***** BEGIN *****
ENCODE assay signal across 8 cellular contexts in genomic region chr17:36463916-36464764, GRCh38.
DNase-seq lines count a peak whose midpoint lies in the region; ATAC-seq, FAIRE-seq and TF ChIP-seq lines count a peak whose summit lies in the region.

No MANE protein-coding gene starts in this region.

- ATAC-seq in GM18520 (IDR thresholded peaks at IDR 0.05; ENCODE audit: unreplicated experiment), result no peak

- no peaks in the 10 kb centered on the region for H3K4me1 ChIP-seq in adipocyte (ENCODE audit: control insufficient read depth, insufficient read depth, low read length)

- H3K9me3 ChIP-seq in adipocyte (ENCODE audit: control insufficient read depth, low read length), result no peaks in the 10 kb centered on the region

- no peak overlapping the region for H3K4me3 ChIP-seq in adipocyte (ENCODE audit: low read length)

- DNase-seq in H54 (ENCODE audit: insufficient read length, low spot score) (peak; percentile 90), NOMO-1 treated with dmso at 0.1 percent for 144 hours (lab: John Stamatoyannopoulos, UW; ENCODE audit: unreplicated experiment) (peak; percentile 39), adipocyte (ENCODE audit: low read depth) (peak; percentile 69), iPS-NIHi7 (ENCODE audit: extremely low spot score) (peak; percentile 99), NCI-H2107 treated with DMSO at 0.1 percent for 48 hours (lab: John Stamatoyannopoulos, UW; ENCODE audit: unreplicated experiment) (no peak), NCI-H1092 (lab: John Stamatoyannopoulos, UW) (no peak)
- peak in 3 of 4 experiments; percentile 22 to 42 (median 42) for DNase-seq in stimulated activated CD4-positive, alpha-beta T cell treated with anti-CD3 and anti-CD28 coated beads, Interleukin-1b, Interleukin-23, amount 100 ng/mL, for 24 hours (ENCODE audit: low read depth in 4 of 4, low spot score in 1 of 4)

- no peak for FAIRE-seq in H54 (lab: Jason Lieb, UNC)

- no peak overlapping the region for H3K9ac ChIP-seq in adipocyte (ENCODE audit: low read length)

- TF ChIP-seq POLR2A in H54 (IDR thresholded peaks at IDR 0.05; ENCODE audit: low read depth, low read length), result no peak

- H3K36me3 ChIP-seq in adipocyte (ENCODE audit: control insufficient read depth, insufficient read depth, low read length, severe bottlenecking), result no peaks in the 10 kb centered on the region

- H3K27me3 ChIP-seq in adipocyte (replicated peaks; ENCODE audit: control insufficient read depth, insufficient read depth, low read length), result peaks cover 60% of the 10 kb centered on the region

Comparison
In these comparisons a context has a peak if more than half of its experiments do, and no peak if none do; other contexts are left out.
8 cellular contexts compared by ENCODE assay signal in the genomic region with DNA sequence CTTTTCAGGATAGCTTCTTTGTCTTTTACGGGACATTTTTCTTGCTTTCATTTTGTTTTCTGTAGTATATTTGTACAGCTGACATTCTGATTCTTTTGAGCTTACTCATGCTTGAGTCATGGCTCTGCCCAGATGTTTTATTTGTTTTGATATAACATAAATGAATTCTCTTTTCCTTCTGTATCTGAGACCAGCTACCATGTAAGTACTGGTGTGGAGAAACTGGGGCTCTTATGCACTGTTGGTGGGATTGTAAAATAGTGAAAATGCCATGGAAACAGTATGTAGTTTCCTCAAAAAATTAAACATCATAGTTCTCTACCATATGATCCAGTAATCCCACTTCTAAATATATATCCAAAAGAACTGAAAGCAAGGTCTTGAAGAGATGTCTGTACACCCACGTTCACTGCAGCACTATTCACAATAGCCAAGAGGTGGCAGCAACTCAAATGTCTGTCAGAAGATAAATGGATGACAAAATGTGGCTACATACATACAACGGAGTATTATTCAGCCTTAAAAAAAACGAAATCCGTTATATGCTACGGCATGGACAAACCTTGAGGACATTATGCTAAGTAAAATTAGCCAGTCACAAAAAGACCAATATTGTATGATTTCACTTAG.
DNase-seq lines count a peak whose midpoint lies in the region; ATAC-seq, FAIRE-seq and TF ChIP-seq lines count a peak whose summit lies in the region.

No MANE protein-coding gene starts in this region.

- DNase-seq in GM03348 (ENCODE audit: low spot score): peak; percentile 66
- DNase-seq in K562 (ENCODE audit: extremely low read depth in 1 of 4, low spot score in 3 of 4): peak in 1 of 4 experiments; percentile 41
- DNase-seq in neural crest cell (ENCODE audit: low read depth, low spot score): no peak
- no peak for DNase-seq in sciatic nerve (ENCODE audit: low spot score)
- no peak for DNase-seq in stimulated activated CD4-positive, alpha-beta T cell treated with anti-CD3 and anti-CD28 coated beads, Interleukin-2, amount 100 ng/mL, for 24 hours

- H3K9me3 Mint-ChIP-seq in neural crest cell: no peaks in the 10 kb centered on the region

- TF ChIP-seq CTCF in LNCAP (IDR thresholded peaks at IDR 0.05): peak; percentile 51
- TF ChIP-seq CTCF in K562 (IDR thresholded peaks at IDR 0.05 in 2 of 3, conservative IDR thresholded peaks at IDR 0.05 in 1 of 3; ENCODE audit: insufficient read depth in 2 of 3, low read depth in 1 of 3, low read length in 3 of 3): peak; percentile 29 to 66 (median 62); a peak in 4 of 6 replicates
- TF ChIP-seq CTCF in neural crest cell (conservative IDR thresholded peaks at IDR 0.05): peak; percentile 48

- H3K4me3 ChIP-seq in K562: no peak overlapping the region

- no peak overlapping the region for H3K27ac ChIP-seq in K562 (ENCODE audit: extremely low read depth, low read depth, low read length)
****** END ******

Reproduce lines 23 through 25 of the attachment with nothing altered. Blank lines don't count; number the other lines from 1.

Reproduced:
- no peak for DNase-seq in sciatic nerve (ENCODE audit: low spot score)
- no peak for DNase-seq in stimulated activated CD4-positive, alpha-beta T cell treated with anti-CD3 and anti-CD28 coated beads, Interleukin-2, amount 100 ng/mL, for 24 hours

- H3K9me3 Mint-ChIP-seq in neural crest cell: no peaks in the 10 kb centered on the region